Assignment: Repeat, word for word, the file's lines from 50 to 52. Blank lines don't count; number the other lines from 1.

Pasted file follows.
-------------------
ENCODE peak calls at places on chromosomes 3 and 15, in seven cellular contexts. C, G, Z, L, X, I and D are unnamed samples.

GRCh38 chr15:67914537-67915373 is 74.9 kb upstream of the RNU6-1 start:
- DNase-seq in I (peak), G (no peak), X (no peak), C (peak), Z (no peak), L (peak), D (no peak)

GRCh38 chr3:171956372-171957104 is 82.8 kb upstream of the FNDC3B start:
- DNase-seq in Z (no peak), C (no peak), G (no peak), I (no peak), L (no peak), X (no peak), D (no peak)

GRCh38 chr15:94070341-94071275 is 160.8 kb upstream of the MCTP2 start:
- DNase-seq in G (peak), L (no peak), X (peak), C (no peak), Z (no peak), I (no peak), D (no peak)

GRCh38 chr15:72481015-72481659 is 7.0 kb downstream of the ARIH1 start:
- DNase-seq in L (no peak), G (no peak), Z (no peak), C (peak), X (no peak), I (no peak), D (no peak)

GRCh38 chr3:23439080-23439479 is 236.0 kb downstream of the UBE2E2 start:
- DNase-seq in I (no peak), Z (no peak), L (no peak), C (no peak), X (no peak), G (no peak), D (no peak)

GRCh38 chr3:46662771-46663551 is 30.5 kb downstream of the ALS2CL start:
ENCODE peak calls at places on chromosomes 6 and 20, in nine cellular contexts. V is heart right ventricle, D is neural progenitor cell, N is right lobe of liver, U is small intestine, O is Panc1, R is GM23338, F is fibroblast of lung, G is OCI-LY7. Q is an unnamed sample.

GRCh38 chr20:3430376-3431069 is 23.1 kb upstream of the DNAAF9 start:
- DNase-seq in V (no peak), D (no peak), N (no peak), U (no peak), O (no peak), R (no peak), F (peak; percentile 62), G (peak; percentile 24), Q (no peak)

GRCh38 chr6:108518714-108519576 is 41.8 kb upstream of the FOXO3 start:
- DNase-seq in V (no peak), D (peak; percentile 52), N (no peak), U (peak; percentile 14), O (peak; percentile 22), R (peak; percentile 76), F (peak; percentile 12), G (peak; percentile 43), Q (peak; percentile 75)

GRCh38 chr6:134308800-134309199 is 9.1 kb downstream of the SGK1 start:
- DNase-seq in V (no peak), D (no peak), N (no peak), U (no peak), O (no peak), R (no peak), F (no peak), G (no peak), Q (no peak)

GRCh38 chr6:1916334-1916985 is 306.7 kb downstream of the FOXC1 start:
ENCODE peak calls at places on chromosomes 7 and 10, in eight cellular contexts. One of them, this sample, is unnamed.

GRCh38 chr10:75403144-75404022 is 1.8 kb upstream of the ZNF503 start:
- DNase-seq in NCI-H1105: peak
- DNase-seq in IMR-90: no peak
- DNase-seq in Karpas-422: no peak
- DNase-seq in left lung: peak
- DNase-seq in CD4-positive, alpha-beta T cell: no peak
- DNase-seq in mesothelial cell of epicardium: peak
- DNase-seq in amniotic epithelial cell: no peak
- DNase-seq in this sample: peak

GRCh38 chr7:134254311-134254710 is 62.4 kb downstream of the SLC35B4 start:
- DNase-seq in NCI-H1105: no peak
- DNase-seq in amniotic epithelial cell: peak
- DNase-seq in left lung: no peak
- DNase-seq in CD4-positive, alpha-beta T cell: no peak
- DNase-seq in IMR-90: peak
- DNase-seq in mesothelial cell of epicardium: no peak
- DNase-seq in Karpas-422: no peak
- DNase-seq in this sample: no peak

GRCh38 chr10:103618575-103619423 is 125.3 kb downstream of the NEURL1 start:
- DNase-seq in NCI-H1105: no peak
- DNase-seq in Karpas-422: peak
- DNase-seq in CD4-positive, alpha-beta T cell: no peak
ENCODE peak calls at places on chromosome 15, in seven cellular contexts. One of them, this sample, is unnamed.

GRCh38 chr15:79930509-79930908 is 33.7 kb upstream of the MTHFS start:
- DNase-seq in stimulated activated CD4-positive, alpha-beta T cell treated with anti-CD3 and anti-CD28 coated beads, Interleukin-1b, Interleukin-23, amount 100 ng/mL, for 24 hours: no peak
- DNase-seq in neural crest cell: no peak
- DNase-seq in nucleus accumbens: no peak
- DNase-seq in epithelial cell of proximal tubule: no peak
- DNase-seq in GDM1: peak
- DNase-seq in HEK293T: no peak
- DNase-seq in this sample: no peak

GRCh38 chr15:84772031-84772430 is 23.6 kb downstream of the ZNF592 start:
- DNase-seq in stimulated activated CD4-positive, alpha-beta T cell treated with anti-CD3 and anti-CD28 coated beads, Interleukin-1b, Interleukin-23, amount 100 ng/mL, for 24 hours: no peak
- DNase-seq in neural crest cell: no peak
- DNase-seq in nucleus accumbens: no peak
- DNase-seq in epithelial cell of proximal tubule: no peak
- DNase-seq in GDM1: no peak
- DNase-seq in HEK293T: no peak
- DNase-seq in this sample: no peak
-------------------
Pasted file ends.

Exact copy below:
- DNase-seq in GDM1: peak
- DNase-seq in HEK293T: no peak
- DNase-seq in this sample: no peak